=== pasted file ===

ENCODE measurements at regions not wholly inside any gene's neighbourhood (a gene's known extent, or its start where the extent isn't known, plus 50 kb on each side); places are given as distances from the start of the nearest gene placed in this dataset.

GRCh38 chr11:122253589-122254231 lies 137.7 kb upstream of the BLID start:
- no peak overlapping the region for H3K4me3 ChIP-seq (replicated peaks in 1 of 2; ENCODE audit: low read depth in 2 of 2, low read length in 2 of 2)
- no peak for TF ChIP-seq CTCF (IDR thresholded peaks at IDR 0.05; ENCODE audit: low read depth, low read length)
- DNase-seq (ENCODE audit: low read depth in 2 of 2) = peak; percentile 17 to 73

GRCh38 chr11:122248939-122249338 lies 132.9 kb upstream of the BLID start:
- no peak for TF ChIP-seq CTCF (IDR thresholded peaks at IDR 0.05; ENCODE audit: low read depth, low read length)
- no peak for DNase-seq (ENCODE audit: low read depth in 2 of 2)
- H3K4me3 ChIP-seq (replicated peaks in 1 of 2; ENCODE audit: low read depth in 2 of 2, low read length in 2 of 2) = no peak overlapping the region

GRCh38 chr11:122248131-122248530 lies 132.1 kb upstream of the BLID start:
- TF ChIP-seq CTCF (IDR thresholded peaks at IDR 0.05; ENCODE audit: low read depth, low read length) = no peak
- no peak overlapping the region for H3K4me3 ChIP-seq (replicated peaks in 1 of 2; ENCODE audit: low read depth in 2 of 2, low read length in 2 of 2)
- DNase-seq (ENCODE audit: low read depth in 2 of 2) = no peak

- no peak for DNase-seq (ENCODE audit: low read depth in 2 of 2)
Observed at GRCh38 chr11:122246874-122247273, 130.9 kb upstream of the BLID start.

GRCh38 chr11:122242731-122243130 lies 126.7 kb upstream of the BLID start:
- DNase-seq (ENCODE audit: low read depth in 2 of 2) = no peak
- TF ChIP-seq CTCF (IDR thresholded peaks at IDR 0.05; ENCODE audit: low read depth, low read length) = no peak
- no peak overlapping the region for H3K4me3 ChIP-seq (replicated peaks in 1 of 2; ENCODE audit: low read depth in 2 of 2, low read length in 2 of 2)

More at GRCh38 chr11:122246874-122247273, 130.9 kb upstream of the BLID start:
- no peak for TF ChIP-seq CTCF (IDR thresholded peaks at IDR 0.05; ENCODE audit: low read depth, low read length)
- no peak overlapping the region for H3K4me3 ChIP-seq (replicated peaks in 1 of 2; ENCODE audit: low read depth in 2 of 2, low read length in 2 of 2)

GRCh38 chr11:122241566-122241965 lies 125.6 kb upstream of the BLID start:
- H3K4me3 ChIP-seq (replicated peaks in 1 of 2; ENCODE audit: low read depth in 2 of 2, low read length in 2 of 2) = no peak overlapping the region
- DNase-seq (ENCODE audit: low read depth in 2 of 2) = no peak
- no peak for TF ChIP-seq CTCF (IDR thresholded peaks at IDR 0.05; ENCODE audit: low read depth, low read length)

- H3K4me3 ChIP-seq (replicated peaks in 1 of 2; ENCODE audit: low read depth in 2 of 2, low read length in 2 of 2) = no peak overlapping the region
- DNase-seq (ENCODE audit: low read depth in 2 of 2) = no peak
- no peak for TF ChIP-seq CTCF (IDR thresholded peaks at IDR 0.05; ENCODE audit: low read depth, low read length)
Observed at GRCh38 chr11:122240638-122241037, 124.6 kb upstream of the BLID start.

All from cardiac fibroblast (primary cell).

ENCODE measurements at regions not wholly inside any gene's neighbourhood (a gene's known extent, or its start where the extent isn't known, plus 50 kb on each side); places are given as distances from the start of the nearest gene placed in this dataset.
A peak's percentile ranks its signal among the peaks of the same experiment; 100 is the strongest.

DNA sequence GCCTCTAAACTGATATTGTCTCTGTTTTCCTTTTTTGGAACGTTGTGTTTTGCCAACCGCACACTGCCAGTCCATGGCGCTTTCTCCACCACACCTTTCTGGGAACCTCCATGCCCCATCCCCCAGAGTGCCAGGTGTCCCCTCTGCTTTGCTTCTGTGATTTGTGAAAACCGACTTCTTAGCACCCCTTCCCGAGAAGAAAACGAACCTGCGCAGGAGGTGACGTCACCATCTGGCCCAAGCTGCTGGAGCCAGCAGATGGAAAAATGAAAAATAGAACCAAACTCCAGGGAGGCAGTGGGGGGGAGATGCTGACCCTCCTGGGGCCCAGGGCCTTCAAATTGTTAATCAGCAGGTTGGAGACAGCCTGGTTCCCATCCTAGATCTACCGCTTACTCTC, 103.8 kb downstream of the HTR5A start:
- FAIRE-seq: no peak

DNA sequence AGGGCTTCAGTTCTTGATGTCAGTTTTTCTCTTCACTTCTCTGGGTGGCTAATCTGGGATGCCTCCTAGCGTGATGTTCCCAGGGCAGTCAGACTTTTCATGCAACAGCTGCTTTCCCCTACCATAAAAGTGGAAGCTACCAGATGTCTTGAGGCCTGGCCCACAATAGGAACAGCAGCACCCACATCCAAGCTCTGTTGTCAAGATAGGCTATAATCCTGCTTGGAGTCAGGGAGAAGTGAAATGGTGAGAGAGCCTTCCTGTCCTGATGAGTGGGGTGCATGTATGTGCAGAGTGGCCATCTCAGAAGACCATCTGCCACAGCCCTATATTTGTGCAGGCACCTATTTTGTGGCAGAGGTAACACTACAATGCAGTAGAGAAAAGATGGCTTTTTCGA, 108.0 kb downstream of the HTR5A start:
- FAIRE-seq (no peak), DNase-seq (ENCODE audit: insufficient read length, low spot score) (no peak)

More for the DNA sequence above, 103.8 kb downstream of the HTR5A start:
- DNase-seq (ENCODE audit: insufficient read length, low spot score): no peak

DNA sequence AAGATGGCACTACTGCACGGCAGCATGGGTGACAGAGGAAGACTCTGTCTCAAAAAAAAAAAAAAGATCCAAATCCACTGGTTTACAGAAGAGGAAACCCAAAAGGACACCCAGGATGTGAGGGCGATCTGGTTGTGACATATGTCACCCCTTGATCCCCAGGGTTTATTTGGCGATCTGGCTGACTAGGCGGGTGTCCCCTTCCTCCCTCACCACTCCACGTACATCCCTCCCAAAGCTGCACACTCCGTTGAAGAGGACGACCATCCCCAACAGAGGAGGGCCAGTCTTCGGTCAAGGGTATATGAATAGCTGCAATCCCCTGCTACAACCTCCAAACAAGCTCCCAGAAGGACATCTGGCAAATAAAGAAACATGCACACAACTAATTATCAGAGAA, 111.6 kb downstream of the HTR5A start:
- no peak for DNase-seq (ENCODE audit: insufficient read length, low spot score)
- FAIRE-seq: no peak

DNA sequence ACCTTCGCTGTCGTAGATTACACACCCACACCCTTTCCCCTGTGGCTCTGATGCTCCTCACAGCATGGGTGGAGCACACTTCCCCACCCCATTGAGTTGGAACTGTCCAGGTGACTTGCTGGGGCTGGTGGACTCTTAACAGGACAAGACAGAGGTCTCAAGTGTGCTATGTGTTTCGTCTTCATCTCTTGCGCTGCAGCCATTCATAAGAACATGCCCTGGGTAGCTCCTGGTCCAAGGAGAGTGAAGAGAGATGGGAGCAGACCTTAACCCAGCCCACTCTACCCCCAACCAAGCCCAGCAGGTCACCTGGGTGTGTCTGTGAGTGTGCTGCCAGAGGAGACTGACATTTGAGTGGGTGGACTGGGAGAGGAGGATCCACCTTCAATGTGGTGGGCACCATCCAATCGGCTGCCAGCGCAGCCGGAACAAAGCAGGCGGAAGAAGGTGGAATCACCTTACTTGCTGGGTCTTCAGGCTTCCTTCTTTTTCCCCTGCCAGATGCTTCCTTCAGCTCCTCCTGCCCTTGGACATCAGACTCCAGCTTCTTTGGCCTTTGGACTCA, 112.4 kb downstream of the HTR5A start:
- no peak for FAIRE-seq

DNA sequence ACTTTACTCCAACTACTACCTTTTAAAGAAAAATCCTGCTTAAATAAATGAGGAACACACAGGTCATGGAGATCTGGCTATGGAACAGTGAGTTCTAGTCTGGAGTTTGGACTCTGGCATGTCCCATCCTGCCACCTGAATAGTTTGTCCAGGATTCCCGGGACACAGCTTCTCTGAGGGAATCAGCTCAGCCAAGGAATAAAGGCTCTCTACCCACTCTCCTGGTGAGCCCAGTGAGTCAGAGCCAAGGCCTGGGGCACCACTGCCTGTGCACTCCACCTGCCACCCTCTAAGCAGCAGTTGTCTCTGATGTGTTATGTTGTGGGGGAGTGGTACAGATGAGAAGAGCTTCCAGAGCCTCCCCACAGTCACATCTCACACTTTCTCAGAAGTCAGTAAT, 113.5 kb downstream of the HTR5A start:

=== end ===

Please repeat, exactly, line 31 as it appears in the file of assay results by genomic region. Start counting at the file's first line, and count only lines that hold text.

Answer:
All from cardiac fibroblast (primary cell).